Lord Price with the Department of Trade and Industry's Export Hub truck. Photo: UKTI (under Creative Commons)
What ‘Lord Waitrose’ could do at the European trade ministers’ meeting on Friday
In the midst of the harshest crisis experienced by the UK steel industry in over a decade, last week brought some comforting news about securing the future of the sector. Potentially this week could see further good news if the UK government chooses to lift its opposition to the reform of EU measures to tackle the dumping of under-cost steel onto the global market. This Friday, national trade ministers – including the new UK trade minister Lord Price, former head of Waitrose – will meet in the EU Council of Ministers and the UK government could lift its veto demonstrating that we use our influence in the EU for the benefit of communities across the UK dependent on manufacturing.
Last week, competing bidders confirmed that Tata’s UK assets are still worth fighting for, offering in the process a glimmer of hope to steel communities striving for their survival. Meanwhile another steel giant – ArcelorMittal – revised its global outlook upward, predicting that demand for steel from China would soon stop its free-fall.
However welcome this news is, it cannot eclipse the fact that the government has yet to tackle the root causes of the crisis. China’s steel market remains deeply worrying, with massive overcapacity and competitive distortions. In the face of this unfair competition, the EU’s trade defences are inadequate to offer any lasting relief against unfair market practices, in their current form, largely due to the obstruction of the UK government in the European trade council.
China’s overcapacity represents more than twice the annual consumption of steel in Europe. The Chinese steel sector – which is both massively indebted and subsidised – has been over-stimulated in recent years as part of the Chinese response to the global recession in 2008. Perversely, austerity policies in Europe have hit expected demand for steel but with a planned economy, it is difficult to halt the flow of steel from Chinese mills. Restructuring is painful and creates unwelcome social unrest. Some may see this crisis as a means of winning market share and squeezing out competitors: an opportunity for China to control the steel market.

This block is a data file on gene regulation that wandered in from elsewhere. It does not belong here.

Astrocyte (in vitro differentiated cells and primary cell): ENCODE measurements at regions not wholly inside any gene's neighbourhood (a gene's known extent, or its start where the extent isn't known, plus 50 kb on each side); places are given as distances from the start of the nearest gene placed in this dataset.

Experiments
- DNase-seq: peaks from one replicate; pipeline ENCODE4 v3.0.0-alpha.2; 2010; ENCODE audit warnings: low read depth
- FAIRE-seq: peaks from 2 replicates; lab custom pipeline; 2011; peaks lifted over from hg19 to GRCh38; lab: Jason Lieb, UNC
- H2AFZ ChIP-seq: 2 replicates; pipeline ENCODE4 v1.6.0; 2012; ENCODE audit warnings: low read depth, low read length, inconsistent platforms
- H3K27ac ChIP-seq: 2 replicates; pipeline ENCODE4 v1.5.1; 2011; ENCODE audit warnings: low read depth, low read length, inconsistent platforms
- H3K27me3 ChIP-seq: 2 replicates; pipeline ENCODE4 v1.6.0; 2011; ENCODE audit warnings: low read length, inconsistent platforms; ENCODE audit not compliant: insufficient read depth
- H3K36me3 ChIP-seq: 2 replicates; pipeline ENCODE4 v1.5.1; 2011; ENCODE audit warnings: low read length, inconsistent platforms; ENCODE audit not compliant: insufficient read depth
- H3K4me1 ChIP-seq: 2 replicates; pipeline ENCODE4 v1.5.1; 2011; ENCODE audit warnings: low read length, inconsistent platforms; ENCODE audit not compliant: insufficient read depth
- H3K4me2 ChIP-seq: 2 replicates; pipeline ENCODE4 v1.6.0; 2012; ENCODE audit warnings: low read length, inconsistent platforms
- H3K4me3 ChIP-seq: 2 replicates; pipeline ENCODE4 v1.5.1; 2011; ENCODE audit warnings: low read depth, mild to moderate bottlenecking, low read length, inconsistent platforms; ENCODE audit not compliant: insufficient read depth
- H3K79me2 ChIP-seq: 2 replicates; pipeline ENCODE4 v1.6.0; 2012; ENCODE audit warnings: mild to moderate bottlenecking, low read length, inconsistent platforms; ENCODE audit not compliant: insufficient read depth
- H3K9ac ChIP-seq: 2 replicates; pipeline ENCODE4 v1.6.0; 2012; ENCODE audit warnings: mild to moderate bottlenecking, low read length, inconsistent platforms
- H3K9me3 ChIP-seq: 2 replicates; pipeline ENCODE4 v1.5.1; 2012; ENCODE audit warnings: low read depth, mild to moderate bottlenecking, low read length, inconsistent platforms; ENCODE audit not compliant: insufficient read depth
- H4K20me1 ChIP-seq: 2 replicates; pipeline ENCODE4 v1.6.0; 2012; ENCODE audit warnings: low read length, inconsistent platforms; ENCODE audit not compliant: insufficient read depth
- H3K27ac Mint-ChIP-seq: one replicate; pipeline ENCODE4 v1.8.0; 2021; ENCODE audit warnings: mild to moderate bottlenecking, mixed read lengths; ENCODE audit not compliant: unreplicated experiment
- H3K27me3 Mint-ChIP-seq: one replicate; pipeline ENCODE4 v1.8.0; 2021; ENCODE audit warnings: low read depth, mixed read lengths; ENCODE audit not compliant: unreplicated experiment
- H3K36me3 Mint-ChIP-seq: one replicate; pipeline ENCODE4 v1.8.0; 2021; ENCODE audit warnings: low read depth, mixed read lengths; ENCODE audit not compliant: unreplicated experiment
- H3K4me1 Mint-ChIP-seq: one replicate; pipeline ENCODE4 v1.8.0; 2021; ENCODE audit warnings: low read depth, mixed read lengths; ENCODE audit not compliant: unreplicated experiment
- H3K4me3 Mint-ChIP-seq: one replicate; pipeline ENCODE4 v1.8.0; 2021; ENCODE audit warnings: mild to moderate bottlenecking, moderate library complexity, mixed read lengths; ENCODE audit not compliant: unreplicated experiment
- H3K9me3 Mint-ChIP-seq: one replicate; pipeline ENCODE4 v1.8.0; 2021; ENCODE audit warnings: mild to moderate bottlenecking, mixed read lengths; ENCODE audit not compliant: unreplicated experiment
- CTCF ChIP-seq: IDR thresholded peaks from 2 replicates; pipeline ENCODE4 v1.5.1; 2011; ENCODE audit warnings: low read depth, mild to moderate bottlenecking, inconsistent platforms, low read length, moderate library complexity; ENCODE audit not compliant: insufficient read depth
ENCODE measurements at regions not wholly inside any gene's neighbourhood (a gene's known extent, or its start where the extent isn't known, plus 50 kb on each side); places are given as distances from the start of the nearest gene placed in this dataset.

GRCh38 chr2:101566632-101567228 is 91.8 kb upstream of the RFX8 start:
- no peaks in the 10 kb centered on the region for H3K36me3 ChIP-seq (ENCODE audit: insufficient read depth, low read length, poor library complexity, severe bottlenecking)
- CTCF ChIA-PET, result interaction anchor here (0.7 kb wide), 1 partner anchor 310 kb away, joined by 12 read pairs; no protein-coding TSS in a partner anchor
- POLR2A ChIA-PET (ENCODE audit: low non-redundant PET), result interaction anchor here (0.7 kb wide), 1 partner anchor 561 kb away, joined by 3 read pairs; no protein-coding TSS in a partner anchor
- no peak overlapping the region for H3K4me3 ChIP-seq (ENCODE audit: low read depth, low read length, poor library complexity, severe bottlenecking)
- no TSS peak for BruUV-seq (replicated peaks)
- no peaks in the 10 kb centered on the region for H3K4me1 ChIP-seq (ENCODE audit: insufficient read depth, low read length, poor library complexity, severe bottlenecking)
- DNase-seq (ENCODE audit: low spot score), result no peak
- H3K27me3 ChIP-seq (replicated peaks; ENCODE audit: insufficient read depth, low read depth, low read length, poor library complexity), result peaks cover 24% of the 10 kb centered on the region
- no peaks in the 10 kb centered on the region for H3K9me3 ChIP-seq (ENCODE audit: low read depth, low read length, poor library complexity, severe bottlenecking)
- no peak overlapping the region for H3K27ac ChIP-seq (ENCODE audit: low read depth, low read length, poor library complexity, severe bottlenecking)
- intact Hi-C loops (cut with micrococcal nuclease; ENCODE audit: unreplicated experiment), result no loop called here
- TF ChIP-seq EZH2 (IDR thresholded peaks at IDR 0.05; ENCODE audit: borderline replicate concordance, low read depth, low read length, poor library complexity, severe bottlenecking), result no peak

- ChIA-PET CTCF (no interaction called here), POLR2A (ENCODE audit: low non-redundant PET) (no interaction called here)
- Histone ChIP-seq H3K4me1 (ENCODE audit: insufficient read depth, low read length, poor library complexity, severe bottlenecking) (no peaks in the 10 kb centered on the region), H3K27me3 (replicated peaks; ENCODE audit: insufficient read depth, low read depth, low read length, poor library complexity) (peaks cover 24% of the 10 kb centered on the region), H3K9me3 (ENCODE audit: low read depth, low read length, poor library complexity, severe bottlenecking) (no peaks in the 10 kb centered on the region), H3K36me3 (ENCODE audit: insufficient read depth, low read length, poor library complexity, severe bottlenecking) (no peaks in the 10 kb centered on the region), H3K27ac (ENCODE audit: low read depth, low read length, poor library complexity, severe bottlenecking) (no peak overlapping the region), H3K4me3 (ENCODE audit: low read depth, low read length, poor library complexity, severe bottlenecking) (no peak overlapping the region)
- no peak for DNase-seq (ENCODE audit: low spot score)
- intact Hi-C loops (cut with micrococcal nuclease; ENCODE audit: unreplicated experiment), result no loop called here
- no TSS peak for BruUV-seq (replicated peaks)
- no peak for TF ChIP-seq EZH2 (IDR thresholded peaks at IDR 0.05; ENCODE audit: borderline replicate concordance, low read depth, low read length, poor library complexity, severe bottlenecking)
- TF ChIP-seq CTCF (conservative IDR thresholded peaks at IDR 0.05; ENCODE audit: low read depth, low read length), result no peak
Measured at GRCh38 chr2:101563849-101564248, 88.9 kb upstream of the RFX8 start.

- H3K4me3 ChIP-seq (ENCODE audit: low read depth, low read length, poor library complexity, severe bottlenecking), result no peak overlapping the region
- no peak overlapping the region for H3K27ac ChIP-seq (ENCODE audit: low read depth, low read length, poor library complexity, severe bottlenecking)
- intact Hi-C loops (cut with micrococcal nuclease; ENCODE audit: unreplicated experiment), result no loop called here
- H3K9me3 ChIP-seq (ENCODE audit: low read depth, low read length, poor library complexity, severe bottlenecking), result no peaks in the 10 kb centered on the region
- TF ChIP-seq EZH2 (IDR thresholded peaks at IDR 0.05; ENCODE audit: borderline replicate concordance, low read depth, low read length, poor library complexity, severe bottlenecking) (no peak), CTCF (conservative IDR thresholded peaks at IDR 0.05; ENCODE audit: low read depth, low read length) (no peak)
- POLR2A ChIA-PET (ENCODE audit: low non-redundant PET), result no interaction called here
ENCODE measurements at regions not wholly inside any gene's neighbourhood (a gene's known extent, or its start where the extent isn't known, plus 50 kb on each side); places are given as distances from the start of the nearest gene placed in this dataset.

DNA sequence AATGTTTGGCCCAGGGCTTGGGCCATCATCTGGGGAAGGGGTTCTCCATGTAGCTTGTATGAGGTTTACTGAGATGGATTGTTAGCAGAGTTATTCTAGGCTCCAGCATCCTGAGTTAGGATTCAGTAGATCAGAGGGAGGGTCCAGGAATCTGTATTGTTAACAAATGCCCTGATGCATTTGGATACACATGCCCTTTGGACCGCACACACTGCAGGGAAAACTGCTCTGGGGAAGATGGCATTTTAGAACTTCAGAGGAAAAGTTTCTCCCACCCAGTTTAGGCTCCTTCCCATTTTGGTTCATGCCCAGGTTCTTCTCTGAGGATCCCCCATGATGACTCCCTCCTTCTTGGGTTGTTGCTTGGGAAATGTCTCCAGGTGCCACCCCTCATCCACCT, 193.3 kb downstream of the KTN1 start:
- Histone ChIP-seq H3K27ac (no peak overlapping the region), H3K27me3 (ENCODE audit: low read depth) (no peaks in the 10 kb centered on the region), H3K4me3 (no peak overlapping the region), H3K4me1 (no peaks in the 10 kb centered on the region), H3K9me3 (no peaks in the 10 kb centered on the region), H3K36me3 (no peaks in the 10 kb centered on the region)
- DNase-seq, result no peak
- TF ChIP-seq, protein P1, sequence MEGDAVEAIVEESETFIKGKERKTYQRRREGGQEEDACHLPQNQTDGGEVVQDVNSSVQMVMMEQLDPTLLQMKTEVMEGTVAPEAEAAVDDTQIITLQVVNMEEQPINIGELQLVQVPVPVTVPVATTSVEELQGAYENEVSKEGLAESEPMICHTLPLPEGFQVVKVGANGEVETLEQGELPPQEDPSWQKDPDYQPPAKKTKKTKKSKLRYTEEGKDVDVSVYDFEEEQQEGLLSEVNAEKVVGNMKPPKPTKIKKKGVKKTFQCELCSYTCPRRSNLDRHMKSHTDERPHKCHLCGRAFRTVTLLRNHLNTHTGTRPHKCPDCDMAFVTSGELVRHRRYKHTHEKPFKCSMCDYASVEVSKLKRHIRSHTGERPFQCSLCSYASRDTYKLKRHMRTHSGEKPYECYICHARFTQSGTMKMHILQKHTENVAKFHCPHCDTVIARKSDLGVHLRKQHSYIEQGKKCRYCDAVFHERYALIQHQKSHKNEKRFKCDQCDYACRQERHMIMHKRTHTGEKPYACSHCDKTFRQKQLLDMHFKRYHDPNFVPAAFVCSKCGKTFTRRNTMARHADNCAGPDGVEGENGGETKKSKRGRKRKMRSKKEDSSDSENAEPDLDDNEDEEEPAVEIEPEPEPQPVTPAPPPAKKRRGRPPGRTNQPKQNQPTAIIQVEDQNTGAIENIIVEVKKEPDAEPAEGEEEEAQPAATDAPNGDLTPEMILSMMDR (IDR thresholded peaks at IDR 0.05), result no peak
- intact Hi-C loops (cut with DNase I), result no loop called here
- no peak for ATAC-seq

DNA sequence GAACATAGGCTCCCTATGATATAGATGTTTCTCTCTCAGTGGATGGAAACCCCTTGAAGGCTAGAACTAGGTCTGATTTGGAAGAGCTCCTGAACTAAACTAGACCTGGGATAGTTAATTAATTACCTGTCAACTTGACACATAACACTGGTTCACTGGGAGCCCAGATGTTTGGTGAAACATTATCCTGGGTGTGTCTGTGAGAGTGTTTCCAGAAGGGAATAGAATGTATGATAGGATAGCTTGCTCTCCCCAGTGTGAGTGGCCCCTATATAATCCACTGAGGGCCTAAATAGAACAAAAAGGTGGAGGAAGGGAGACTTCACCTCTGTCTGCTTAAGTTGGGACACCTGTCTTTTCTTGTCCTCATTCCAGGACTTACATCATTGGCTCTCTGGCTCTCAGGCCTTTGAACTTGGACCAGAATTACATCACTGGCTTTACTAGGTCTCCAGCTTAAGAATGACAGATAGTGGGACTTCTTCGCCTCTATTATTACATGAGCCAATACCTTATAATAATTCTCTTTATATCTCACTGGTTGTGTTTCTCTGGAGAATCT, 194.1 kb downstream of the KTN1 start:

Against this aggressive strategy, two sensible courses of action are available to level the playing field: diplomacy and rule-based retaliation. The UK government has to date failed to act on both counts.
Amongst European leaders the UK Prime Minister enjoys unmatched leverage with China, the UK being by far the largest recipient of Chinese investment in the EU.
Just as steel companies are calling for action, the Chinese have started intense lobbying efforts to convince MEPs and governments that they are committed to cutting capacity and restoring competition. But official data are notoriously unreliable and we simply cannot take words for evidence. David Cameron is in a position to secure concessions from China, starting from full transparency as to the actual conditions prevailing on the Chinese steel market.
But if China does not follow through on its commitment to correct market distortions, the EU can intervene to correct prices through trade defence instruments. This typically takes the form of extra tariffs added to the price of imported goods to bring them up to the fair market level.
The EU has in fact been extremely proactive in deploying these trade defences since the crisis began. But the effectiveness of these instruments is limited by what the rules set by national governments permit, and they are extremely restrictive: anti-dumping tariffs must remain small. That’s why the Trade Ministers, meeting on Friday, need to act.
The Commission asked for the rules to be relaxed back in 2013 and exemptions to the so-called ‘lesser duty rule’ to be introduced. MEPs endorsed this proposal, and so did governments representing well over two thirds of EU population. But a few governments led by the UK have been blocking the reform. They were so successful in doing so that it was actually dropped altogether from the Council of the European Union’s work programme for 2016. Thanks to the mobilisation of steelworkers, we have managed to put it back on the agenda. It will be discussed this Friday in Brussels.
If the UK government were to adapt its position only slightly, so as to accept limited exemptions to the lesser duty rule, it would deliver the kind of EU reform the UK really needs. It would not just bring real protections to jobs in the steel sector (and other sectors like ceramics and tyres) . It would also send a much needed signal to the UK electorate: the EU can work when everyone involved shows a little bit of goodwill.